passed from the isolated aortic segment into the peritoneal
branches of the internal spermatic artery, and also into the
small arteries of the renal capsule by way of anastomosing
channels; in three specimens of the series the injection extended into and filled the renal artery. The celloidin also
advanced downward in the internal spermatic artery, and as
it was filling the vessels of the testicular capsule, it ascended
simultaneously in the deferential and cremasteric arteries.
Subsequent dissection showed that the celloidin passed from
the deferential into the hypogastric artery with its branches,
and from the cremasteric into the inferior epigastric and the
external iliac, passing upward from the latter to meet the
injection mass from the deferential, and downward to enter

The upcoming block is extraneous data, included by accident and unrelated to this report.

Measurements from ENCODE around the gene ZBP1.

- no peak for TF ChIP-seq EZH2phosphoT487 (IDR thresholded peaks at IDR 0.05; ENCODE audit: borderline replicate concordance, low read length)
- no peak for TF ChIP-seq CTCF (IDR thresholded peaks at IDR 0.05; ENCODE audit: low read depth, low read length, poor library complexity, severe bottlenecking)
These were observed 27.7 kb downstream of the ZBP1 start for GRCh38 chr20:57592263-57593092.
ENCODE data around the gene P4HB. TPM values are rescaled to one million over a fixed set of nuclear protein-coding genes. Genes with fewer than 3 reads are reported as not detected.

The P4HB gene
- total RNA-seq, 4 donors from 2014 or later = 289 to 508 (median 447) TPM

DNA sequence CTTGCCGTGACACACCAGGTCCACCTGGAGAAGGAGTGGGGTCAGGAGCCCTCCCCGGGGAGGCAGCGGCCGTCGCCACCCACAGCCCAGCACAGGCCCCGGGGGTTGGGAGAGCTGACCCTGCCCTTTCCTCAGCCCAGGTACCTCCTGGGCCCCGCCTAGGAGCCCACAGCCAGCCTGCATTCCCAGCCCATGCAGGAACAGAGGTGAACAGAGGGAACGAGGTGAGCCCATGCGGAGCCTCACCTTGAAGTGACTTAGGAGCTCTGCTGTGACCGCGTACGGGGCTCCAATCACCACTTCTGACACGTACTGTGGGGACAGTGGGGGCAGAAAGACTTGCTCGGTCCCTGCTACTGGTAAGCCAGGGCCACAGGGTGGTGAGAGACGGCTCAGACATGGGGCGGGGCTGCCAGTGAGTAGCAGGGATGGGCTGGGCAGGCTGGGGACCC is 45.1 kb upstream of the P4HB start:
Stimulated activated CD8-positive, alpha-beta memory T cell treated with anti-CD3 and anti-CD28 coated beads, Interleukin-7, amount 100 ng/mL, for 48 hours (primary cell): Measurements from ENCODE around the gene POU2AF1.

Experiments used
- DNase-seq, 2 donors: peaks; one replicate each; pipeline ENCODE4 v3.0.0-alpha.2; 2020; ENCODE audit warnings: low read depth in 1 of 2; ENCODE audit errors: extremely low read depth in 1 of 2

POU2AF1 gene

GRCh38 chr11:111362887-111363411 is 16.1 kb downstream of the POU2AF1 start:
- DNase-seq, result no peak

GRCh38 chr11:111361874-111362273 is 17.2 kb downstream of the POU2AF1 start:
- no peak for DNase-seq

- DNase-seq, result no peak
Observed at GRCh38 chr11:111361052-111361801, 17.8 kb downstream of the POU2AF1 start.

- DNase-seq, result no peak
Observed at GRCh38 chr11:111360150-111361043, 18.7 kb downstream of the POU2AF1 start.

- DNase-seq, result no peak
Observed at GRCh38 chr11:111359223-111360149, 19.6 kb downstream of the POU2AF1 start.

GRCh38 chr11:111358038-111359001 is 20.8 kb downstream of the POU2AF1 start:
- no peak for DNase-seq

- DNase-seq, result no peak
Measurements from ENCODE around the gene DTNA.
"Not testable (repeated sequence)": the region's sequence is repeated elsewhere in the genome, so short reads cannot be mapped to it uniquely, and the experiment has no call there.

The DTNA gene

the femoral artery and its branches.
The arterial anastomoses in the testis of the dog and their
general relation are indicated diagrammatically in figure 1.
The casts produced by corrosion show that the celloidin
extended into the finest radicles of the arterial system of the
testis and the epididymis (figs. 3 and 4). The tortuous course
of the internal spermatic artery in the distal part of the cord
and the division of this artery at the mediastinum into rami
penetrating the lobules are well defined in the figure. The
capsular artery, arising at the hilus, proceeds downward and
then forward to almost completely encircle the testis, anastomosing at its termination with rami of the internal spermatic
at the upper pole. Some of the rami of the internal spermatic
artery given off at the mediastinum were broken off from the